Poster Topical Area: Nutritional Epidemiology

Location: Hall D

Poster Board Number: 746

P20-007 - Healthy Eating Index versus Alternate Healthy Index in Relation Diabetes Status and Health Markers in U.S. Adults

Monday, Jun 11
8:00 AM – 3:00 PM

Objective: To determine whether the Alternate Healthy Eating Index 2010 (AHEI-2010) provides a more accurate assessment of dietary quality than the Healthy Eating Index 2010 (HEI-2010) in relation to type 2 diabetes (T2DM).

Methods: This study used a representative sample of U.S. adults 20+ years of age (n = 4097) in the 2007-2010 National Health and Nutrition Examination Survey (NHANES). Total HEI-2010 and the AHEI-2010 scores were used to measure dietary quality and were calculated using data from the first 24-hour dietary recall. Health markers evaluated include anthropometrics, blood pressure, lipid and inflammatory markers, and presence of co-morbid diseases. Least Squares Means were computed to determine differences across diabetes status for total and sub-component HEI-2010 and AHEI-2010 scores, and to determine differences across total HEI-2010 and AHEI-2010 quartiles for health markers. Covariate-adjusted logistic regression was used to examine the association between total HEI-2010 and AHEI-2010 scores and diabetes status.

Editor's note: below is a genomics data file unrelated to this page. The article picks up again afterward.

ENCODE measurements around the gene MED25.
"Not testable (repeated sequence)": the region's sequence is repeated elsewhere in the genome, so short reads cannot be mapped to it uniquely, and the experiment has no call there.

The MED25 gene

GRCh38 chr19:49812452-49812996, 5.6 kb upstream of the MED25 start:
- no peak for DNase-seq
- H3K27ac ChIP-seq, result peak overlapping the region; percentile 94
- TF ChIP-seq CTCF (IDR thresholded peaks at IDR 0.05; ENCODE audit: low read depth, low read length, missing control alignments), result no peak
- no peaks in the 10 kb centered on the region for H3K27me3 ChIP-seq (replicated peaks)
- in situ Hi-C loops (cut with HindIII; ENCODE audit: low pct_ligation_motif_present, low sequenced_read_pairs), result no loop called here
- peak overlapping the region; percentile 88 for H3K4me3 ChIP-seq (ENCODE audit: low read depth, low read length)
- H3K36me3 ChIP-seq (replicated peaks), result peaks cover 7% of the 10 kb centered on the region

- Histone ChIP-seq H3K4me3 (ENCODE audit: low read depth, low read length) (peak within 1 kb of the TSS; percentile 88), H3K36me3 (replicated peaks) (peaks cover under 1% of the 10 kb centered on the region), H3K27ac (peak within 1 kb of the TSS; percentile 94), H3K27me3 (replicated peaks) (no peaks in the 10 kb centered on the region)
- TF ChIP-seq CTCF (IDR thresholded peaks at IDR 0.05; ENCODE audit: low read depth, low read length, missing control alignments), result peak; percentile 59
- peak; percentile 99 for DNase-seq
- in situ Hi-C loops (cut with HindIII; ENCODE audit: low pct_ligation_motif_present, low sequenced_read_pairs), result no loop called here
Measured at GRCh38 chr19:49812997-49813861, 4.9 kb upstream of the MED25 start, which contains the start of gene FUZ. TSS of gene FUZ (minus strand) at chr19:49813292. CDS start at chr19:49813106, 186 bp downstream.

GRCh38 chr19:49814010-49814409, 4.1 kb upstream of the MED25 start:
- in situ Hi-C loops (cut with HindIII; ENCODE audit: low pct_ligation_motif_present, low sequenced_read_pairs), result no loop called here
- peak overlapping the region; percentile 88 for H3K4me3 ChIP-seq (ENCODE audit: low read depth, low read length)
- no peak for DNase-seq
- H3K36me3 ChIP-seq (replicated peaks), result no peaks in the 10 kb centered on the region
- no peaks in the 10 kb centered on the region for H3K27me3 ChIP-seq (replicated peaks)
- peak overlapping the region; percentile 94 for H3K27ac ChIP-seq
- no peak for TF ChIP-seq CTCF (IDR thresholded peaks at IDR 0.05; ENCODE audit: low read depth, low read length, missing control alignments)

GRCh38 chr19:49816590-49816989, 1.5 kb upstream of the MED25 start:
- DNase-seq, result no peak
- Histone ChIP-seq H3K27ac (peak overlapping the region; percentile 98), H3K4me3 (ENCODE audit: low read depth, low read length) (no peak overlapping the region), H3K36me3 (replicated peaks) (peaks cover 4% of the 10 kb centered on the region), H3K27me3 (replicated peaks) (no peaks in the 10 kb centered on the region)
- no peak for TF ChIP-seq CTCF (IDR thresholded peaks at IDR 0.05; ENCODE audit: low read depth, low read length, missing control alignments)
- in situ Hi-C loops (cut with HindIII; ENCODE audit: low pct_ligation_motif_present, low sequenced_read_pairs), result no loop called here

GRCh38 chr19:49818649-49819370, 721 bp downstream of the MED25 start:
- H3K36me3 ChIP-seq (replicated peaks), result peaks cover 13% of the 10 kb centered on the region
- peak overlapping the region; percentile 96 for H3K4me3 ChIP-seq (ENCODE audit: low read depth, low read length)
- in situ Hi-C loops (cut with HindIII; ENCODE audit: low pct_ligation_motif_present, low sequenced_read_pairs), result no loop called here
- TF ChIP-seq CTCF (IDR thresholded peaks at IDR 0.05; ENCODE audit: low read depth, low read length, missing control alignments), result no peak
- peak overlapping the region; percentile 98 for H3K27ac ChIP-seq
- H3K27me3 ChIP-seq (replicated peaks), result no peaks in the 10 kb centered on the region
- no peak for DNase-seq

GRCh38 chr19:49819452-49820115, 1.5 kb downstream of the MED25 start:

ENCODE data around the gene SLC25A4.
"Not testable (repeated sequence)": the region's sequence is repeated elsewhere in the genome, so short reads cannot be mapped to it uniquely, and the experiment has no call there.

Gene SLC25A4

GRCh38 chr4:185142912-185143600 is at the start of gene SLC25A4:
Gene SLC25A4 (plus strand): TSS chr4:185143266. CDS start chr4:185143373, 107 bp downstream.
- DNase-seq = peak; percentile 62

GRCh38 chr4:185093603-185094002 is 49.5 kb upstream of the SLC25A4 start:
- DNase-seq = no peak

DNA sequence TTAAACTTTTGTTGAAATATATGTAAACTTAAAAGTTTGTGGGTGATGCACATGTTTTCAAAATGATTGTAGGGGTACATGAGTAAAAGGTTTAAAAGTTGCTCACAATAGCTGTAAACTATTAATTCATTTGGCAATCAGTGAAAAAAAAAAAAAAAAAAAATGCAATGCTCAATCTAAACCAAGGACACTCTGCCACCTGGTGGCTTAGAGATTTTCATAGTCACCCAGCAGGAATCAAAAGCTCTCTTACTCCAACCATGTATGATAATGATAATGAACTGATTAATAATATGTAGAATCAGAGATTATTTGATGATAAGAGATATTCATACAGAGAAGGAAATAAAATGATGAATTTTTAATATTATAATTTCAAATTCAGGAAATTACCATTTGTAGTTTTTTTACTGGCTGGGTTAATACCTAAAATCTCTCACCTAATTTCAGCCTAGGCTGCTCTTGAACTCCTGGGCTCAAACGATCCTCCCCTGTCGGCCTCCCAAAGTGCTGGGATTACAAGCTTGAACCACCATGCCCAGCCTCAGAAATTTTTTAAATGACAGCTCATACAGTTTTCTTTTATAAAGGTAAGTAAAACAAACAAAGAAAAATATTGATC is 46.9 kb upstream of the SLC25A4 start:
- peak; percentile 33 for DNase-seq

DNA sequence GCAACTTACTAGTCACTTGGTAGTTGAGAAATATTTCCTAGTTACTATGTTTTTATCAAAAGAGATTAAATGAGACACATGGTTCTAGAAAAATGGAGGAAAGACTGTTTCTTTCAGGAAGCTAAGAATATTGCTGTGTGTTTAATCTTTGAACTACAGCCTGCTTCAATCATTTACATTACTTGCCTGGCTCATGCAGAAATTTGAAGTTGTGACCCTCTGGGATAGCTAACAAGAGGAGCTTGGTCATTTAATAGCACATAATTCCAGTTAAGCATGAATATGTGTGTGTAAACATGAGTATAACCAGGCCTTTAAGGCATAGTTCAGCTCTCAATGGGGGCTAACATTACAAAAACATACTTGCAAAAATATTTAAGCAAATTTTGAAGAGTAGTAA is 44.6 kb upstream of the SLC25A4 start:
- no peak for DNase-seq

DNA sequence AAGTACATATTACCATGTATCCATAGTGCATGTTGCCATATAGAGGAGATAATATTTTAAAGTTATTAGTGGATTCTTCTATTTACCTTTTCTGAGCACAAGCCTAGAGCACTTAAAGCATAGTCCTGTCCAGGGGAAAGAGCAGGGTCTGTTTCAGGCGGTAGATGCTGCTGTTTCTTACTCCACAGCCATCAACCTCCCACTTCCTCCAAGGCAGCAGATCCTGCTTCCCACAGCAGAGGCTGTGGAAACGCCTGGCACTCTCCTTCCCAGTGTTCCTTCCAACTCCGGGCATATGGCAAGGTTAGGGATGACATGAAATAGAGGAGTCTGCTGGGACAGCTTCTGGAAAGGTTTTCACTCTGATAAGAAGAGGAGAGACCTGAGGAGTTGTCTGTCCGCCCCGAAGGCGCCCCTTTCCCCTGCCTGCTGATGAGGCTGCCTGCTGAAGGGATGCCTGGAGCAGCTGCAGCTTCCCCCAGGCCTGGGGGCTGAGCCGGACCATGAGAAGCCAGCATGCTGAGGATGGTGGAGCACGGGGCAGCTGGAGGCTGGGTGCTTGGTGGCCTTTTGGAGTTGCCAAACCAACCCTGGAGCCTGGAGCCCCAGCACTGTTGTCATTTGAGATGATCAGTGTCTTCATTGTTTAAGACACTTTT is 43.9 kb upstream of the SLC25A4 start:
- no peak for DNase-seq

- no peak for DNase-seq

Results: Overall, HEI-2010 (mean total score = 47.3 ± 0.4) and AHEI-2010 (mean total score = 38.2 ± 0.4) both indicate that U.S. adults need improvement in dietary pattern. However, individuals with the highest total HEI-2010 and AHEI-2010 scores in the sample had significantly better health marker values compared to those with the lowest scores (p < 0.01).Diabetics showed higher HEI-2010 and AHEI-2010 scores compared to prediabetics and nondiabetics but did not have better health markers. There were significant differences in some of the sub-component HEI-2010 and AHEI-2010 scores across T2DM status (p < 0.01). For HEI-2010 component scores, diabetics had highest scores for total protein foods and empty calories. For AHEI-2010 component scores, diabetics had the highest scores for sugar-sweetened beverages and fruit juice, sodium, and lowest scores for alcohol and red and/or processed meats. However, results suggest that neither total HEI-2010 nor AHEI-2010 scores were significant predictors of T2DM (p> 0.05).
Conclusion: Neither total HEI-2010 nor AHEI-2010 scores performed better in terms of their relationship with diabetes status. The HEI-2010 and AHEI-2010 were not developed specifically for use in assessing dietary quality in diabetics. Future research is needed to improve the assessment of dietary quality among individuals with T2DM.




Funding Source: none.

CoAuthors: Robert Jackson – University of Maryland College Park

Afnan A. Al-Ibrahim

Doctoral Student
University of Maryland College Park
College Park, Maryland